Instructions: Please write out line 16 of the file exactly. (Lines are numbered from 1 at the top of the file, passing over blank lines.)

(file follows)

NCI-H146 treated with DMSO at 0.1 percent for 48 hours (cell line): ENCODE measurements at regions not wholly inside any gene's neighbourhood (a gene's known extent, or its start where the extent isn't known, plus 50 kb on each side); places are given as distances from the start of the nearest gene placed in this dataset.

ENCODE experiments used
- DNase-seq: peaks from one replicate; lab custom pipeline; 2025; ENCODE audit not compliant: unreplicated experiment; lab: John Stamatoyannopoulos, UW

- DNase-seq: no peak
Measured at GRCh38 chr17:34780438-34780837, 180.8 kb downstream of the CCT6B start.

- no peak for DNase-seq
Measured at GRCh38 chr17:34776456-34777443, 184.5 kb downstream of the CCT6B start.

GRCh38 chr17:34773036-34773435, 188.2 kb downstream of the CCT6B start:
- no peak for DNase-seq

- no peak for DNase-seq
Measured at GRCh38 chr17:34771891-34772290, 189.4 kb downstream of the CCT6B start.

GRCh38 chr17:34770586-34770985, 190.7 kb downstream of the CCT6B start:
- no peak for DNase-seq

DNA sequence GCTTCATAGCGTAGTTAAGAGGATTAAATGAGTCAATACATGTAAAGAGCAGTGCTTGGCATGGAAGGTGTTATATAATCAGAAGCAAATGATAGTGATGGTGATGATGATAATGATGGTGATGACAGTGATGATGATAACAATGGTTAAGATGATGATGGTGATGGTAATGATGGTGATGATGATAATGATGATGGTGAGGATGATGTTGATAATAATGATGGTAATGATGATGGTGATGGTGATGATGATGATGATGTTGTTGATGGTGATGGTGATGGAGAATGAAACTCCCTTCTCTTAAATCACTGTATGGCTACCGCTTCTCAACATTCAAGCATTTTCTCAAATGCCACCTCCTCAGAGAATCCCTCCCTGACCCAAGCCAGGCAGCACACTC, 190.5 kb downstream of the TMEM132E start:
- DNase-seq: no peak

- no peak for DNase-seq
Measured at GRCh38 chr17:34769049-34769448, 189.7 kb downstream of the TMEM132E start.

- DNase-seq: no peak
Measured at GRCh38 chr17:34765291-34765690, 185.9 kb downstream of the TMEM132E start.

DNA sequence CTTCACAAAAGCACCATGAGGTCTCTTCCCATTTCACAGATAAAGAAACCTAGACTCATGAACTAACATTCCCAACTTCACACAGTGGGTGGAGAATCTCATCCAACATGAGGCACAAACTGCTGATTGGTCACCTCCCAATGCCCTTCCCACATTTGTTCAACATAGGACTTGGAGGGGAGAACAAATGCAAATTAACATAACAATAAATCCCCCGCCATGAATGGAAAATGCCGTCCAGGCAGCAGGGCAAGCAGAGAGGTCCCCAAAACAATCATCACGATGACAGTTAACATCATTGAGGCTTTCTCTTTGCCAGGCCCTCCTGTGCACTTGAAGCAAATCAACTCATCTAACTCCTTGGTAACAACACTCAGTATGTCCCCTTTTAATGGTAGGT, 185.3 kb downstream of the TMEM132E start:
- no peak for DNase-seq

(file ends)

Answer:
- no peak for DNase-seq